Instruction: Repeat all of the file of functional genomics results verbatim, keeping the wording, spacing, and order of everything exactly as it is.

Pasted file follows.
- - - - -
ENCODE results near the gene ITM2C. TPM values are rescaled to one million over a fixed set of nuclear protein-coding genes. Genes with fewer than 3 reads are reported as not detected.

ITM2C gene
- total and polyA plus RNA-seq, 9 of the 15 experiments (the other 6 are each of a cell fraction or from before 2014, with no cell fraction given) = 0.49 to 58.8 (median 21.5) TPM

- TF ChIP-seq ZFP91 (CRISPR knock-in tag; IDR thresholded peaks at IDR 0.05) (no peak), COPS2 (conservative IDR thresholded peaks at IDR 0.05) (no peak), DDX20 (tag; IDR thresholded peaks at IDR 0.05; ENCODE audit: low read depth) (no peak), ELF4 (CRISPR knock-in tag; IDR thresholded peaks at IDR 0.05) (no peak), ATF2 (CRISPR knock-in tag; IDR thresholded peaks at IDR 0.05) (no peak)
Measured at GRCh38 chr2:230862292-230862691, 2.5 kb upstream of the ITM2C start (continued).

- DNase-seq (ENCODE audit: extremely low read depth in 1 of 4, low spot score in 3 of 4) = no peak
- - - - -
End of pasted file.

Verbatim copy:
ENCODE results near the gene ITM2C. TPM values are rescaled to one million over a fixed set of nuclear protein-coding genes. Genes with fewer than 3 reads are reported as not detected.

ITM2C gene
- total and polyA plus RNA-seq, 9 of the 15 experiments (the other 6 are each of a cell fraction or from before 2014, with no cell fraction given) = 0.49 to 58.8 (median 21.5) TPM

- TF ChIP-seq ZFP91 (CRISPR knock-in tag; IDR thresholded peaks at IDR 0.05) (no peak), COPS2 (conservative IDR thresholded peaks at IDR 0.05) (no peak), DDX20 (tag; IDR thresholded peaks at IDR 0.05; ENCODE audit: low read depth) (no peak), ELF4 (CRISPR knock-in tag; IDR thresholded peaks at IDR 0.05) (no peak), ATF2 (CRISPR knock-in tag; IDR thresholded peaks at IDR 0.05) (no peak)
Measured at GRCh38 chr2:230862292-230862691, 2.5 kb upstream of the ITM2C start (continued).

- DNase-seq (ENCODE audit: extremely low read depth in 1 of 4, low spot score in 3 of 4) = no peak